When it comes to getting organized, it is almost NEVER about the stuff itself—it’s the stuff behind the stuff that is keeping you stuck.
I get why you would think that it WAS the stuff that is the problem—since stuff is everywhere.
But you’d be wrong.
STUFF ISN’T THE PROBLEM
To be clear, stuff is a symptom and one that is impossible to ignore.
Imagine you have the flue.
Your aches and pains and runny nose is not the flu—they are very uncomfortable symptoms that come along with the flu—but they aren’t the flu itself.
It’s the same thing with clutter.
You have what seems like evidence stacked up around that tells you … no, it’s the stuff that’s the problem. I can see it everywhere. It MUST be the problem.
But stuff, with the exception of American Girl dolls, Beanie Babies, Cabbage Patch Kids and the like, doesn’t come with a story.
You provide that.
Or your great grandmother does. Or your ex. Or your friend. Or your in-laws.
But the thing itself is storyless.
It’s just a thing.
If a stranger came across it lying in the road, she might think … oh, that’s interesting … I wonder where it came from … what its story is.
Anything she decided about the thing without proof would just be supposition or a guess.
Or more accurately, fiction.
YOU ARE THE PROBLEM
Or more accurately, your thinking is the problem.
Because it’s in the mind that we endow stuff with meaning.
We develop feelings based on our thoughts and then tell ourselves that those feelings are real.
They are real feelings—they aren’t fake feelings.
But often they are based on something that is possibly NOT real … on stories, on fiction.
For every vase and basket and bone in a museum today, there are thousands buried underground, intact or in pieces, that are without a story.
For every teacup in your cupboard, there is one at a thrift store or in a box in storage, that is slowly losing its story if it ever had one.
I don’t judge the value of the story—meaning is it a good story or a bad story.
I don’t judge you for being attached to the story.
I simply want to point out to you that it IS a story.
It may or may not be true.
If you like the story, it’s a good story—and you can keep telling it.
If you don’t like the story, maybe you start to think it’s a bad story.
But it’s just a story.
Perhaps you know the Zen parable, ‘Maybe?’
It’s a short read and goes like this:
There is a Taoist story of an old farmer who had worked his crops for many years. One day his horse ran away. Upon hearing the news, his neighbors came to visit. “Such bad luck,” they said sympathetically. “Maybe,” the farmer replied.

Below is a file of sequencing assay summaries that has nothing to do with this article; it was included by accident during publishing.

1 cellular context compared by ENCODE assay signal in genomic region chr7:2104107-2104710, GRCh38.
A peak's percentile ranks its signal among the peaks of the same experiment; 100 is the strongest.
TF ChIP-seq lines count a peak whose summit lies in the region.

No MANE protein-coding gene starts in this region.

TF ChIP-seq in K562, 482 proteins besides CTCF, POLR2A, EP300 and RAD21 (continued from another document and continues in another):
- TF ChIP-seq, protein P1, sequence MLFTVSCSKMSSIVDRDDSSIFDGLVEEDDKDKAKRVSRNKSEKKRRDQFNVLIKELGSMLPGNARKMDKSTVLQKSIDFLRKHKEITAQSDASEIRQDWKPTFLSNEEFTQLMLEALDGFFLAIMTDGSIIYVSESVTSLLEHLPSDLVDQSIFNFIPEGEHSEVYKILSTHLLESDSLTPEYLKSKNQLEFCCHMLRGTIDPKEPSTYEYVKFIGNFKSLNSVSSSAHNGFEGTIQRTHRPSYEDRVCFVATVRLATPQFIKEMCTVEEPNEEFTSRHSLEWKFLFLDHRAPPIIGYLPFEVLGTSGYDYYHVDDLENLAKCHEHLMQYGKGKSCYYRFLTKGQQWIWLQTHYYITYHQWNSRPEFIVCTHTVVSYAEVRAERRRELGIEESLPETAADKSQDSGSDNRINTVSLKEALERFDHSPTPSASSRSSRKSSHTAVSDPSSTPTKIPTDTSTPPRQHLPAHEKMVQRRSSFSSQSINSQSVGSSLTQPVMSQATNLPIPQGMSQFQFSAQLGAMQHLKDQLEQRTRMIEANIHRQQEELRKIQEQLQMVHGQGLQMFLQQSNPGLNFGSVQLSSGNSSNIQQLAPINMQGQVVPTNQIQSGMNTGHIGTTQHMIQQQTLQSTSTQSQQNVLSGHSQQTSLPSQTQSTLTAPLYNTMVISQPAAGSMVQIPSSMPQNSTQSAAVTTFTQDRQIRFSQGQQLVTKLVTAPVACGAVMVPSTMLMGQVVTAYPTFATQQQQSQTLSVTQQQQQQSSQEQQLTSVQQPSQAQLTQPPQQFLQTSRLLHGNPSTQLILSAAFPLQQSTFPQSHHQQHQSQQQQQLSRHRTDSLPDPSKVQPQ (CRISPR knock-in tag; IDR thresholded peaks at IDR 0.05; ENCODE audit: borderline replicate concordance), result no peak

The next morning the horse returned, bringing with it three other wild horses. “How wonderful,” the neighbors exclaimed. “Maybe,” replied the old man.
The following day, his son tried to ride one of the untamed horses, was thrown, and broke his leg. The neighbors again came to offer their sympathy on his misfortune. “Maybe,” answered the farmer.
The day after, military officials came to the village to draft young men into the army. Seeing that the son’s leg was broken, they passed him by. The neighbors congratulated the farmer on how well things had turned out. “Maybe,” said the farmer.
So you can see, circumstances can change how we interpret a story in an instant.
Take any item you’ve ever received from someone you were in a relationship with that you are no longer in contact with.
You might have loved it when you got it … or not.
You might have kept it out of guilt.
Now that you’re no longer in touch with the giver, seeing the object may make you sad. Or angry. Or amused. Or apathetic.
I’d say, if it makes you feel any of the above OTHER than amused, you should let it go.
Why would you want to hold onto anything that upsets you? What do you get from constantly being reminded and re-feeling something that doesn’t feel good?
And that’s my point.
THE BOTTOM LINE
An object doesn’t make you FEEL any particular way—the story you’ve attached to the object does.
The object is neutral, the story is not.
So the quickest way to separate yourself from anything you want to let go of but are feeling conflicted about is to identify the story you’ve attached to the object and evaluate if it’s still a story that matters to you and pleases you.
If it doesn’t, disconnect the story from the object and it will be very easy to let the item go.
Just don’t lie to yourself and make up ANOTHER story to justify holding onto the object and the original story as well.
One of the pioneers of professional organizing and productivity, Andrew Mellen is the best-selling author of Unstuff Your Life!. He travels the world speaking, teaching, and coaching individuals and global brands including the New York Mets, Genentech, American Express, Time, Inc. and the Metropolitan Museum of Art.